I know you are thinking: Kate, then what do we do when things go wrong??????? The same thing you do when anything else goes wrong. You find who you can trust. You rant to the group chat. You yell about bullshit. You tell your friends. You advocate for yourself. You help others in the same situation. You aren’t necessarily alone in these situations. You haven’t necessarily done anything to cause it. (I mean nobody’s perfect, agents or writers or publishers or readers.) It is 1000% unfair. I don’t want any of you to struggle or go through the worst parts of this business: ghosted queries, no offers, multiple books that don’t sell, low sales, agents who leave you, unmet promises. I’m here to tell you, though, that I have personally experienced things on that list, and you probably will, too. Most of these things shouldn’t happen, but sometimes they do, for reasons that we can either understand or reasons we think are completely unfair. Sometimes you do not know the reason and I know that is EVEN WORSE. I don’t know the reasons for a lot of things and well ¯\_(ツ)_/¯.
I don’t want you to panic. I’m hoping you can lean into this morass of uncertainty with the attitude of ok, let’s give this a shot! Sometimes I am able to have that attitude, and sometimes I am not. I work on it. It’s all we can do.
This is probably the least helpful post in the world! I know! I’m sorry! I absolutely can write more about specific things, like how to read an agency agreement and a bunch of stuff about book contracts or what to do if things get bad and reading these things will help more than they will hurt. They may not, however, solve any specific problem you have because your problem is specific to you and another’s experience isn’t necessarily going to be a good blueprint. I’m sorry. I know.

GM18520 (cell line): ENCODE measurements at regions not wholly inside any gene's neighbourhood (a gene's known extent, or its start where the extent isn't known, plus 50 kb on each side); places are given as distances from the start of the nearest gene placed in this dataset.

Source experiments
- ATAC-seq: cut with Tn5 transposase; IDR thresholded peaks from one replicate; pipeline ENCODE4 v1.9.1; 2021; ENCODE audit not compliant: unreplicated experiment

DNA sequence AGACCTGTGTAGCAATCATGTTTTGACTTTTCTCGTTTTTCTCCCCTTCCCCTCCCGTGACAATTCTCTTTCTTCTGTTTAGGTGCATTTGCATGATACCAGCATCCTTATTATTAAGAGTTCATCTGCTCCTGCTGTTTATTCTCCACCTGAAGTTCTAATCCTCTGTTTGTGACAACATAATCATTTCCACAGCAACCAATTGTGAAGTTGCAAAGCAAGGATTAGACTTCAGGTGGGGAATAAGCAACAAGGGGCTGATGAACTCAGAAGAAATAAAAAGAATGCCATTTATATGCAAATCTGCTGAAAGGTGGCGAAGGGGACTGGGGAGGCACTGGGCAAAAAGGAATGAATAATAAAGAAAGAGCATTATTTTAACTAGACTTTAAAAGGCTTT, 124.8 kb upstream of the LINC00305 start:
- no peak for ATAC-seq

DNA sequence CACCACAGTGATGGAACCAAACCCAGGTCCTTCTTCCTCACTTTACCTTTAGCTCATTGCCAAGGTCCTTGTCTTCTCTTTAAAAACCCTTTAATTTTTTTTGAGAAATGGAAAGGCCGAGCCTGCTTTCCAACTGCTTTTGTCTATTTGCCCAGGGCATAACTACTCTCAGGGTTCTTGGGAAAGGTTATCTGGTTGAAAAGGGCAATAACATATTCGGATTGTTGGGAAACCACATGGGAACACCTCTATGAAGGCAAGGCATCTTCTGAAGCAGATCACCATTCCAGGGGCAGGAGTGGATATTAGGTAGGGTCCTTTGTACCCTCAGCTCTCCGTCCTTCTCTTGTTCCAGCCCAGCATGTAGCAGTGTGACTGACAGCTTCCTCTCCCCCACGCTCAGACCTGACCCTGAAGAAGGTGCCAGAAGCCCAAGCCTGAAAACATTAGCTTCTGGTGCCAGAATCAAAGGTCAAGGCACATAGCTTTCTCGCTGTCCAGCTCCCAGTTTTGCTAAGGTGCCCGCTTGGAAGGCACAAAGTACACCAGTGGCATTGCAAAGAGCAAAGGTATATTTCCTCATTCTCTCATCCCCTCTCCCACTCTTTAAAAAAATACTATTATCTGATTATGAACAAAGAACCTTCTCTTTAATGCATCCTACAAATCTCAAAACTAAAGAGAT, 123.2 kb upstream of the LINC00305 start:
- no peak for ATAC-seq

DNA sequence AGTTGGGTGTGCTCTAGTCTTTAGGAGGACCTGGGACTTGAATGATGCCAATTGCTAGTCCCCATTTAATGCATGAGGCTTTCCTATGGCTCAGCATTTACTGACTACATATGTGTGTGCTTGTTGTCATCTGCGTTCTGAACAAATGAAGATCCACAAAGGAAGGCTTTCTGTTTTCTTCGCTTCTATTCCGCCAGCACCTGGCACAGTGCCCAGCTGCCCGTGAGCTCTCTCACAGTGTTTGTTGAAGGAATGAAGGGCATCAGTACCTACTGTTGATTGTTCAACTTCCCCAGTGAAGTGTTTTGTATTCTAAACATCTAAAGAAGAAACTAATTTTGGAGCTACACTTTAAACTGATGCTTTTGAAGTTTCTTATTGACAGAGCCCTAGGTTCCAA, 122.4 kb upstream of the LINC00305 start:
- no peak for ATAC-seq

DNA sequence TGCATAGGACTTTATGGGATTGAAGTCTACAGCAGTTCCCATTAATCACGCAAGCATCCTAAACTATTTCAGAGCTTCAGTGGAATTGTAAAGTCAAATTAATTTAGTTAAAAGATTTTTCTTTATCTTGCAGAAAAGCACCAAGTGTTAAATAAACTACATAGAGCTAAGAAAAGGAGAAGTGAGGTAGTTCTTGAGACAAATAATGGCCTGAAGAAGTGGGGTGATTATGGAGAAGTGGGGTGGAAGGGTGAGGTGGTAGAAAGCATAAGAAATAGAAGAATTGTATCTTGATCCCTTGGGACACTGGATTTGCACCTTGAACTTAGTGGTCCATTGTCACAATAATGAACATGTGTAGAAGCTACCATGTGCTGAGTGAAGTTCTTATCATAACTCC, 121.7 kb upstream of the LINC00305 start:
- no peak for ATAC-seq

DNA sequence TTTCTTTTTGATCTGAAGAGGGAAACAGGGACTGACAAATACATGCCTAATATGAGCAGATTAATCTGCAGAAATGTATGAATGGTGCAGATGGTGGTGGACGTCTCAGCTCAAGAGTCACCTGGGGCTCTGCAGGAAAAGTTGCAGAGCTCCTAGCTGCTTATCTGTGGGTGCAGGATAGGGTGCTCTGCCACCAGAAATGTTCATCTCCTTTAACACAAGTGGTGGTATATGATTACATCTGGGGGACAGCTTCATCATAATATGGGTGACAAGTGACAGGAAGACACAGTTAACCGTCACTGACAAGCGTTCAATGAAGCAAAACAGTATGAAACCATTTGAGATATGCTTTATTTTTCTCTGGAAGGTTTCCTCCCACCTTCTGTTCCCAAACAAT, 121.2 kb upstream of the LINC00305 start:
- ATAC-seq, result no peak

What you must always remember is how much power you have in these situations, even when it feels like you have zero power. YOU wrote the book. YOU get to say who works on it (even when it doesn’t feel like you have a choice. No is always a choice.). The books don’t happen unless YOU write them. Do you get to swan around and make demands and be a writer-diva? No. Is publishing a book a team effort? Yes. Is it a whooooooooole lot of bullshit? Yes. I’m sorry. Are not a buoy on the seas of publishing, being battered about by a storm. You’re at the helm a lot more than you think you are.
Ask for what you need. Ask questions. Keep asking if you don’t understand. You will not get all the answers. You will not get everything you want. You do not get to demand things others are unable or unwilling to give. But you can ask. Asking is ok. You aren’t bothering anyone. And regardless of anything else, keep writing.
I hadn't heard about the New Leaf drama until this post because I stopped being active on Twitter when it went all funky.
Kate, in your professional experience, do you think that this situation is really so outrageous? Or, is it something that looks really bad because of how it got amplified on Twitter?
I guess just from my general experience in life, it seems like one of those things that kind of just happens. An employee and their employer had an unexpected falling out and the employer can't absorb all the employee's clients. Totally sucks. But ... [insert Kate's little shoulder shrug here]
Or is this a bigger breach of contract somehow? Anomalous in the industry?
To me the most powerful line in this was in parentheses: No is always a choice.